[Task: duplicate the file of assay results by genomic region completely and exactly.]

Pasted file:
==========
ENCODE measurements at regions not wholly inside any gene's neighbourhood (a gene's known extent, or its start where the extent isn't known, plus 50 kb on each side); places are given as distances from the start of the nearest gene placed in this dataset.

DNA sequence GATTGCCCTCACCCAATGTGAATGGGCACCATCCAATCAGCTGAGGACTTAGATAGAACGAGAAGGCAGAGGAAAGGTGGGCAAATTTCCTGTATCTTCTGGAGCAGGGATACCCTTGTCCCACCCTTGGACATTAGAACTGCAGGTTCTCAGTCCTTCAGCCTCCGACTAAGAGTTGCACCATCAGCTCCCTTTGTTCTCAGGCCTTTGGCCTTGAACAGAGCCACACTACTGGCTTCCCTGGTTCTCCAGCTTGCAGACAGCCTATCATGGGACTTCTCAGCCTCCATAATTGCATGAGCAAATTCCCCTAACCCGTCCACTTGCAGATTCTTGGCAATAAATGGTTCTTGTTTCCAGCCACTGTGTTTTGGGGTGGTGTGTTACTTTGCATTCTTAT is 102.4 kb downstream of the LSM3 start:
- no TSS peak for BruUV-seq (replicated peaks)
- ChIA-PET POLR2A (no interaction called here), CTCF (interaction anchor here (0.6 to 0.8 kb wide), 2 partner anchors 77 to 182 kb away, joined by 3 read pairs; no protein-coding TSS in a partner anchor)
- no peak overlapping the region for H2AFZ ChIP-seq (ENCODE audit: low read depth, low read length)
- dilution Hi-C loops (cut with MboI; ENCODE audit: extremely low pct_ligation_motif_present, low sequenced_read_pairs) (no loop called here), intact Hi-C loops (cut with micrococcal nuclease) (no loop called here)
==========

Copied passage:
ENCODE measurements at regions not wholly inside any gene's neighbourhood (a gene's known extent, or its start where the extent isn't known, plus 50 kb on each side); places are given as distances from the start of the nearest gene placed in this dataset.

DNA sequence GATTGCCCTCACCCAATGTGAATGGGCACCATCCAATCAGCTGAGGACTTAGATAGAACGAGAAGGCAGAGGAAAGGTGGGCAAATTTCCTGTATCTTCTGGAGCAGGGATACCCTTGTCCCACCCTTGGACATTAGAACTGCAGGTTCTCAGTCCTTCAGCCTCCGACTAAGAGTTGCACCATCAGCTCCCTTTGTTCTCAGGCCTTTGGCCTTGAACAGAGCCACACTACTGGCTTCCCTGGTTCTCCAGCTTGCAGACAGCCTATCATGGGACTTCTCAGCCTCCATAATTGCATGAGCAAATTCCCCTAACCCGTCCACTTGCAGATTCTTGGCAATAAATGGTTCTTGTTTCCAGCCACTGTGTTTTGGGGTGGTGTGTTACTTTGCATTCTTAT is 102.4 kb downstream of the LSM3 start:
- no TSS peak for BruUV-seq (replicated peaks)
- ChIA-PET POLR2A (no interaction called here), CTCF (interaction anchor here (0.6 to 0.8 kb wide), 2 partner anchors 77 to 182 kb away, joined by 3 read pairs; no protein-coding TSS in a partner anchor)
- no peak overlapping the region for H2AFZ ChIP-seq (ENCODE audit: low read depth, low read length)
- dilution Hi-C loops (cut with MboI; ENCODE audit: extremely low pct_ligation_motif_present, low sequenced_read_pairs) (no loop called here), intact Hi-C loops (cut with micrococcal nuclease) (no loop called here)